Benjamin Franklin Papers
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From Benjamin Franklin to Benjamin Vaughan, [c. 21 March 1783]

To Benjamin Vaughan

Reprinted from William Temple Franklin, ed., Memoirs of the Life and Writings of Benjamin Franklin … (3 vols., 4to, London, 1817–18), II, 227–8.

Passy, March 1784 [i.e., c. March 21, 1783]4

Dear Sir,

You mention that I may now see verified all you said about binding down England to so hard a peace. I suppose you do not mean by the American treaty; for we were exceeding favourable in not insisting on the reparations so justly due for the wanton burnings of our fine towns and devastations of our plantations in a war now universally allowed to have been originally unjust. I may add that you will also see verified all I said about the article respecting the royalists,5 that it will occasion more mischief than it was intended to remedy, and that it would have been better to have omitted all mention of them. England might have rewarded them according to their merits at no very great expence. After the harms they had done to us, it was imprudent to insist on our doing them good.

I am sorry for the overturn you mention of those beneficial systems of commerce that would have been exemplary to mankind. The making England entirely a free port would have been the wisest step ever taken for its advantage.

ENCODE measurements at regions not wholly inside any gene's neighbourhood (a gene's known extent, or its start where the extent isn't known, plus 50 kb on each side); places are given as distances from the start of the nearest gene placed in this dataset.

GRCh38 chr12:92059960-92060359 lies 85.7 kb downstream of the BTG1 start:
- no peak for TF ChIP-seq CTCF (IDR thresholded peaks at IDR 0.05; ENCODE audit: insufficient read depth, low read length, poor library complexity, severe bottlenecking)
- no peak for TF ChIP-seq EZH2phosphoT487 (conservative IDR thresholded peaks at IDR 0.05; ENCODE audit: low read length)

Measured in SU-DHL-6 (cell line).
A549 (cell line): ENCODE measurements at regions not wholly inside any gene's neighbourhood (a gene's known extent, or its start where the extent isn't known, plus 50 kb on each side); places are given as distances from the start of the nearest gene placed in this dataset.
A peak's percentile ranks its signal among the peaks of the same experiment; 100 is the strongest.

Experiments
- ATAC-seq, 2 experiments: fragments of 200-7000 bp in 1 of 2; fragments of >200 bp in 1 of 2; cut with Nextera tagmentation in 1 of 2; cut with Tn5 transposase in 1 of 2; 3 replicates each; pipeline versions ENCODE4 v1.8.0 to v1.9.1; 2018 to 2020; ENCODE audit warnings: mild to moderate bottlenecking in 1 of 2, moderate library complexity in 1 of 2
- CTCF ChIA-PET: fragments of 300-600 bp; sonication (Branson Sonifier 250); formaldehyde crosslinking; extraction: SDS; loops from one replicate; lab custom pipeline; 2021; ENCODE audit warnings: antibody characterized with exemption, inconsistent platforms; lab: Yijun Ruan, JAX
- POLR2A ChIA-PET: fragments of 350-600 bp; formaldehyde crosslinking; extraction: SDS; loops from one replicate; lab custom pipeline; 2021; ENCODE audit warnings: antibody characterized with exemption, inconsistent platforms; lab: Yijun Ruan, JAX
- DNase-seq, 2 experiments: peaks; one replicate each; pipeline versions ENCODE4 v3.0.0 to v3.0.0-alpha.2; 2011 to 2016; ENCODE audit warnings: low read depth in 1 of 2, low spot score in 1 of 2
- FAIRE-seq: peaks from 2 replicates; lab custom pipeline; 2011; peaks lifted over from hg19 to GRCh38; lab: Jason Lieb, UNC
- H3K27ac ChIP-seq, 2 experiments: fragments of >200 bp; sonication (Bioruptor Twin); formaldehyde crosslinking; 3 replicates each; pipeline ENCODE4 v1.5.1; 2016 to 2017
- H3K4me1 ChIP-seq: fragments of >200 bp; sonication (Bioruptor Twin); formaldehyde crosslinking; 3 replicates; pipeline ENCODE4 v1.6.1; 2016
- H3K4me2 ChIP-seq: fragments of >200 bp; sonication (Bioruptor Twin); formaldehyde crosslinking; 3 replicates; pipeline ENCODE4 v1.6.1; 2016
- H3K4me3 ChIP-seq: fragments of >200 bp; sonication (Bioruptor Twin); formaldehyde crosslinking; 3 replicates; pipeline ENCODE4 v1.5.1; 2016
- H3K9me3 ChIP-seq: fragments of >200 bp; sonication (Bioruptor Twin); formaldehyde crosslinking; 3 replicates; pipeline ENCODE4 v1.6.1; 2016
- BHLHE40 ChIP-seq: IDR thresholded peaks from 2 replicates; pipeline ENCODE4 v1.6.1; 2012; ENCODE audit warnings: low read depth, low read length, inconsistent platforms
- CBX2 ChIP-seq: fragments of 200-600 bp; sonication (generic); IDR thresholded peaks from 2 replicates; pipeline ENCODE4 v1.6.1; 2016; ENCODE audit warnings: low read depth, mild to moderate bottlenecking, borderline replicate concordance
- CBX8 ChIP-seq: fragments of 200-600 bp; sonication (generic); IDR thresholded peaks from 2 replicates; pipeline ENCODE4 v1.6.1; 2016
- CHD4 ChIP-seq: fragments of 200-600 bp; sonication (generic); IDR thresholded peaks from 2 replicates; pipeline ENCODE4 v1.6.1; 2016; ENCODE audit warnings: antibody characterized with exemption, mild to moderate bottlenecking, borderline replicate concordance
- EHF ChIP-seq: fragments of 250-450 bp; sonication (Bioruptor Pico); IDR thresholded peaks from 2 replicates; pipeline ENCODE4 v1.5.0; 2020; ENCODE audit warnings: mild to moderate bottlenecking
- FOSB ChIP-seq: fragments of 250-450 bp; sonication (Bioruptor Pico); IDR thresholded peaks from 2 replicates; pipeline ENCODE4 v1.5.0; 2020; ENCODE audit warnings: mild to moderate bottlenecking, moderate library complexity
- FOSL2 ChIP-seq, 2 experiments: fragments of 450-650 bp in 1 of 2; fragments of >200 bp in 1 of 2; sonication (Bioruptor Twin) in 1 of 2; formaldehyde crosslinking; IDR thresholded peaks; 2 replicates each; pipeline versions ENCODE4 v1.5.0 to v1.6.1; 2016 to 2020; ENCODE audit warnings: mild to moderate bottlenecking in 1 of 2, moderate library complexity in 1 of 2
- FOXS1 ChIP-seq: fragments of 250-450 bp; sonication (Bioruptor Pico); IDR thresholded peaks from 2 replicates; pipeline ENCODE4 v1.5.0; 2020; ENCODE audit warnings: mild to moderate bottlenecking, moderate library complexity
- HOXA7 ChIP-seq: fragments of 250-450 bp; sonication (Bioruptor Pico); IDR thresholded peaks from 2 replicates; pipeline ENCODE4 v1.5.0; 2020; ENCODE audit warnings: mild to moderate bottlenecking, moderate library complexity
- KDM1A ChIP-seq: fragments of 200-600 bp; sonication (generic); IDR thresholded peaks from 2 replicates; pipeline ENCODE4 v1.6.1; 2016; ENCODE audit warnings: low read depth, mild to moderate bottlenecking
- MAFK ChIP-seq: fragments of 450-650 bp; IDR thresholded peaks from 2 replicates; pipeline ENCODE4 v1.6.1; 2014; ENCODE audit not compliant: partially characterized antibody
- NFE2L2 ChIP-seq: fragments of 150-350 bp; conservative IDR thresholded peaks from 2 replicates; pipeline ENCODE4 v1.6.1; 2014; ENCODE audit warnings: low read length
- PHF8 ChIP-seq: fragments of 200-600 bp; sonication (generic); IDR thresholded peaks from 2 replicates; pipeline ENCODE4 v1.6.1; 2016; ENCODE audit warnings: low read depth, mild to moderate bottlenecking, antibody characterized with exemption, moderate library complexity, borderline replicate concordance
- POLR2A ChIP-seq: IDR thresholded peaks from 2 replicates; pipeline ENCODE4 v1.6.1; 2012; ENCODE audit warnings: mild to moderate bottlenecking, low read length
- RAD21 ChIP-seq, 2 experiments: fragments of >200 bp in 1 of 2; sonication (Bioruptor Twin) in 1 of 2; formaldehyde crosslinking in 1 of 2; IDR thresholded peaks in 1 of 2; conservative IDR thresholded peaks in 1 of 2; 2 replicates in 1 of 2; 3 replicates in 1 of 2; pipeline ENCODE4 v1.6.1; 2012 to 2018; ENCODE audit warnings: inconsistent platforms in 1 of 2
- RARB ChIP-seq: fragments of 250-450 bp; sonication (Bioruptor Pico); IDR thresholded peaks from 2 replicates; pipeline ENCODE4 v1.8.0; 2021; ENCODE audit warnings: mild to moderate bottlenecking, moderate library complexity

I wish much to see what you say a respectable friend of mine has undertaken to write respecting the peace. It is a pity it has been delayed. If it had appeared earlier it might have prevented much mischief, by securing our friends in their situations; for we know not who will succeed them, nor what credit they will hold.

By my doubts of the propriety of my going soon to London, I meant no reflection on my friends or yours. If I had any call there besides the pleasure of seeing those I love, I should have no doubts. If I live to arrive there I shall certainly embrace your kind invitation, and take up my abode with you. Make my compliments and respects acceptable to Mrs. Vaughan.

I know not what foundation there can be for saying that I abuse England as much as before the peace. I am not apt, I think, to be abusive: of the two I had rather be abused.

Inclosed are the letters you desire. I wish to hear from you more frequently, and to have through you such new pamphlets as you may think worth my reading. I am ever, my dear friend, yours most affectionately,

B. Franklin.

[Note numbering follows the Franklin Papers source.]

4The year assigned by WTF is obviously an error, as the present letter is a response to Vaughan’s of Feb. 25, above. The enclosures mentioned in the last paragraph were most likely the recommendations Vaughan requested for Grigby and Darby. The latter, written to RB, is immediately above. The former is unlocated, but BF wrote David Hartley on March 23 that he sent it to Vaughan “the other day.” Vaughan forwarded either the original of the present letter or a copy to Shelburne on March 30; a typescript of his covering letter is at the APS.

5Article 5 of the preliminary articles (XXXVIII, 385–6), a compromise that followed weeks of dispute. For the earlier proposals and debate see XXXVIII, 324, 370n, 375–7.

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